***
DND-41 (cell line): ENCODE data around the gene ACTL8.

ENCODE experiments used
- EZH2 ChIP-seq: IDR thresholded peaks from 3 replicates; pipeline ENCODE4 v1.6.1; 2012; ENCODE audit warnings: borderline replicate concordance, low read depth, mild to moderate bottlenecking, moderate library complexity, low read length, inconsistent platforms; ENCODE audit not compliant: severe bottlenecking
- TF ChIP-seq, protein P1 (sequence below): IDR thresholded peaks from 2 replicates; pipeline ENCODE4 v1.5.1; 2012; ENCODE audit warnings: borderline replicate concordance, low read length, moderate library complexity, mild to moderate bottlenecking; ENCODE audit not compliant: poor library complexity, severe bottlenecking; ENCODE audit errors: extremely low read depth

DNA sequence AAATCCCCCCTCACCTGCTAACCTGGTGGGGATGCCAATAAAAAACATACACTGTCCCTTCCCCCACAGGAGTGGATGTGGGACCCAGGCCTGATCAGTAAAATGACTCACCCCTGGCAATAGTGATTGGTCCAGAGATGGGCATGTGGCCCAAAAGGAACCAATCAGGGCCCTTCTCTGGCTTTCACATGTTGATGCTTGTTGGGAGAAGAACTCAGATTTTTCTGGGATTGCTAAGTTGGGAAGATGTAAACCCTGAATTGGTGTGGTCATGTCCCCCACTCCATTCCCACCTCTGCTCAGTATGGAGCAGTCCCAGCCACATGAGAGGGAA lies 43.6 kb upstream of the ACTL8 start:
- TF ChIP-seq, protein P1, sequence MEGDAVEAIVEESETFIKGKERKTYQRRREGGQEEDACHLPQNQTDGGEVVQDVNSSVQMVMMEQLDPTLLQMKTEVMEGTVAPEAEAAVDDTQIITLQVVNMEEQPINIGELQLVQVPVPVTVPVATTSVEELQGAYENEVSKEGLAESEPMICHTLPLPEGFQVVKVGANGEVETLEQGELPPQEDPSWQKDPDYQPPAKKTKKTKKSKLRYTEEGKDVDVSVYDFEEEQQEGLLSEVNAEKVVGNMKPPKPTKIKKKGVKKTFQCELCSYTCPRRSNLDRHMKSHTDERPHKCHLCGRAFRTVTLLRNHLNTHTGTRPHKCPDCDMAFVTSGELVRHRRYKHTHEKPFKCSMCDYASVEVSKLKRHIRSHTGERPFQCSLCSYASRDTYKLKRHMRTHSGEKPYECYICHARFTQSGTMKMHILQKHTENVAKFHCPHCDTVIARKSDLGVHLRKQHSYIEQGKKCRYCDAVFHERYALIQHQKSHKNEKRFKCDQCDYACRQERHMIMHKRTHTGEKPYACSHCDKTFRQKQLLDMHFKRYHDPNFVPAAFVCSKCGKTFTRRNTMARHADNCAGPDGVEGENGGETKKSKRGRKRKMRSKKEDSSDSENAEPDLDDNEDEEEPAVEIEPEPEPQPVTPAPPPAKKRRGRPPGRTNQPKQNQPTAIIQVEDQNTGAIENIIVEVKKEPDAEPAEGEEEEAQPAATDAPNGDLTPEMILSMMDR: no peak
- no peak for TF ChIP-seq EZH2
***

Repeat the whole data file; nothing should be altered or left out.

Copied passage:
DND-41 (cell line): ENCODE data around the gene ACTL8.

ENCODE experiments used
- EZH2 ChIP-seq: IDR thresholded peaks from 3 replicates; pipeline ENCODE4 v1.6.1; 2012; ENCODE audit warnings: borderline replicate concordance, low read depth, mild to moderate bottlenecking, moderate library complexity, low read length, inconsistent platforms; ENCODE audit not compliant: severe bottlenecking
- TF ChIP-seq, protein P1 (sequence below): IDR thresholded peaks from 2 replicates; pipeline ENCODE4 v1.5.1; 2012; ENCODE audit warnings: borderline replicate concordance, low read length, moderate library complexity, mild to moderate bottlenecking; ENCODE audit not compliant: poor library complexity, severe bottlenecking; ENCODE audit errors: extremely low read depth

DNA sequence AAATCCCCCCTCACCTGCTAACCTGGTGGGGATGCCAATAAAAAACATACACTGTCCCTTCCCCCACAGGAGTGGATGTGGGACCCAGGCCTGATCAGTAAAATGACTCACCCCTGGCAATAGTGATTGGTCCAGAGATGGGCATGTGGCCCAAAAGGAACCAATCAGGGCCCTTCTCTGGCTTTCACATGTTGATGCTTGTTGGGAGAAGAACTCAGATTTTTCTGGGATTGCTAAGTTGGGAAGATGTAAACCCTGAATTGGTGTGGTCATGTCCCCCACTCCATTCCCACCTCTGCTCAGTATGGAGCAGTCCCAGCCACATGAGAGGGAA lies 43.6 kb upstream of the ACTL8 start:
- TF ChIP-seq, protein P1, sequence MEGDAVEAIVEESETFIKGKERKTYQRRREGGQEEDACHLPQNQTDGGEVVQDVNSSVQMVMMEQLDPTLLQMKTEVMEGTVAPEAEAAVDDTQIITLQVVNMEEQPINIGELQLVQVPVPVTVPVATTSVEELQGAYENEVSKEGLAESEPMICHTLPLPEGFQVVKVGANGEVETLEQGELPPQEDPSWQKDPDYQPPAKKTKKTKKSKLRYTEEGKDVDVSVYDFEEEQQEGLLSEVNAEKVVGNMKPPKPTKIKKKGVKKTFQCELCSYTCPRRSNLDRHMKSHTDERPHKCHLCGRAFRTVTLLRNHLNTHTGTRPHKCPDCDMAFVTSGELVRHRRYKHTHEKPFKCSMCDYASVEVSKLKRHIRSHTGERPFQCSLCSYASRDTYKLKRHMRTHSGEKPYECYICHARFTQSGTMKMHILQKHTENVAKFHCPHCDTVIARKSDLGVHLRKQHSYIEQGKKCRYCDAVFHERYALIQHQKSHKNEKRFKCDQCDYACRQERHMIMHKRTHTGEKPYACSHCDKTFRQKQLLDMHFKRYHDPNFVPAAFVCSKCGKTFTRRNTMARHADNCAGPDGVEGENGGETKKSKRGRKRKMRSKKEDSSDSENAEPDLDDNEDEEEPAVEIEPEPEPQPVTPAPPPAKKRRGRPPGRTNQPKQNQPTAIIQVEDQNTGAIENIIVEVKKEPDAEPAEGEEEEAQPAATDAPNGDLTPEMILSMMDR: no peak
- no peak for TF ChIP-seq EZH2